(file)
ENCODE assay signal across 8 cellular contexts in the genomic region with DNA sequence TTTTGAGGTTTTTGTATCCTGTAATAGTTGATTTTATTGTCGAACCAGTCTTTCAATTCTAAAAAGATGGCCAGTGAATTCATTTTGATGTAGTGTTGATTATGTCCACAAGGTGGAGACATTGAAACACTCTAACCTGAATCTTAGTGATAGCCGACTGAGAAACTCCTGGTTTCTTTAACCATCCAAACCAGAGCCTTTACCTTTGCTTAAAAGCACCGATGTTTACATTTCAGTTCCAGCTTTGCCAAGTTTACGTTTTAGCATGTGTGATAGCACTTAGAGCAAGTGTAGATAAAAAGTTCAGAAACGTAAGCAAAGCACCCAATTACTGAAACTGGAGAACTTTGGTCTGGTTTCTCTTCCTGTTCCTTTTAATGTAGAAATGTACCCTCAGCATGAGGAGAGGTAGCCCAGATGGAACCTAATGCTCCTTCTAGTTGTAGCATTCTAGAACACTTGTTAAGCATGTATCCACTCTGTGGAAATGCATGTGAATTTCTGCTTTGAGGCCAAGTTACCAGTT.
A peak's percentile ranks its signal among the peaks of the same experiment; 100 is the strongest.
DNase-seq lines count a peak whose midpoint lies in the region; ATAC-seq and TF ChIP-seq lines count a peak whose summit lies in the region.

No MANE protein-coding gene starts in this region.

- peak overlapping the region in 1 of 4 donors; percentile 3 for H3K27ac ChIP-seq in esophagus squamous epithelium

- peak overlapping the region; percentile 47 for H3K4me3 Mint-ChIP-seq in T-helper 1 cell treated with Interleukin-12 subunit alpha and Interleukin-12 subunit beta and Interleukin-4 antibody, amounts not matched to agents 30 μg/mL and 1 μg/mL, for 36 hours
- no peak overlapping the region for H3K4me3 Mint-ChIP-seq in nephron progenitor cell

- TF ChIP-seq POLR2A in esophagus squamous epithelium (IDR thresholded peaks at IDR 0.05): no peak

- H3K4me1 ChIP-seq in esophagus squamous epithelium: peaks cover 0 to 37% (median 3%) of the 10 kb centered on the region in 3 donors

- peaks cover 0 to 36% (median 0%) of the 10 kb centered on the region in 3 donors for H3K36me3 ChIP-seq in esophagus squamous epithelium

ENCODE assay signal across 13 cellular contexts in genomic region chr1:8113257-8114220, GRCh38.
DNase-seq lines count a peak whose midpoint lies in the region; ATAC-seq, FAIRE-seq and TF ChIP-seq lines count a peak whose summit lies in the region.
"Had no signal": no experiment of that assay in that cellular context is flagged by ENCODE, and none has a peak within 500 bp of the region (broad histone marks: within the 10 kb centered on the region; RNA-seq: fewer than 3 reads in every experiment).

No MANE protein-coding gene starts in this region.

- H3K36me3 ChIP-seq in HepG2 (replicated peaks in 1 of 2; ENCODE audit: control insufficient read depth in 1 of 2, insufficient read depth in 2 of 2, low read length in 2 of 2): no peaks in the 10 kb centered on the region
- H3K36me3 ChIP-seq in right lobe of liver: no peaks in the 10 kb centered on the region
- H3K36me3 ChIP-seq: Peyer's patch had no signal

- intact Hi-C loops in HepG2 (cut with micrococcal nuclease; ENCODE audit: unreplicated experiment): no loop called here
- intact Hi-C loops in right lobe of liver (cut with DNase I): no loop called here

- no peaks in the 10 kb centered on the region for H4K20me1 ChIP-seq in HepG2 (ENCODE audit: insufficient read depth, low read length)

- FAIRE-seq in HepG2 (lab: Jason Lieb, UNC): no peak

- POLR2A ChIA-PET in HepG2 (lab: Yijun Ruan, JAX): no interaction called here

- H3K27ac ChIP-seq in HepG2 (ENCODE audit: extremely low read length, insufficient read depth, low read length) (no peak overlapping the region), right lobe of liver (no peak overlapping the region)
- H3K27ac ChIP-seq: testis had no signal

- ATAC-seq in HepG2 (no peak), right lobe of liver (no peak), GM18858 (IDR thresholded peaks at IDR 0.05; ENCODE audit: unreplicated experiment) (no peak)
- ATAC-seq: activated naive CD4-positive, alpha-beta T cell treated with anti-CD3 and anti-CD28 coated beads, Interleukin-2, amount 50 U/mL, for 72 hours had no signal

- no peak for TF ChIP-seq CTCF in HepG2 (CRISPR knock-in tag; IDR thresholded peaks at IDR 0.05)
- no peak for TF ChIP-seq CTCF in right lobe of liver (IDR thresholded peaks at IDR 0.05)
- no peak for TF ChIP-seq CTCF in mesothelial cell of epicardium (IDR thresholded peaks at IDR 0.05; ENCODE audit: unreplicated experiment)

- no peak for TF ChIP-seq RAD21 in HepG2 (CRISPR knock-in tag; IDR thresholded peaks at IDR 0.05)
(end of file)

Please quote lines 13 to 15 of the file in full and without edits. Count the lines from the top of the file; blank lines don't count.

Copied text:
"Had no signal": no experiment of that assay in that cellular context is flagged by ENCODE, and none has a peak within 500 bp of the region (broad histone marks: within the 10 kb centered on the region; RNA-seq: fewer than 3 reads in every experiment).

No MANE protein-coding gene starts in this region.

- H3K36me3 ChIP-seq in HepG2 (replicated peaks in 1 of 2; ENCODE audit: control insufficient read depth in 1 of 2, insufficient read depth in 2 of 2, low read length in 2 of 2): no peaks in the 10 kb centered on the region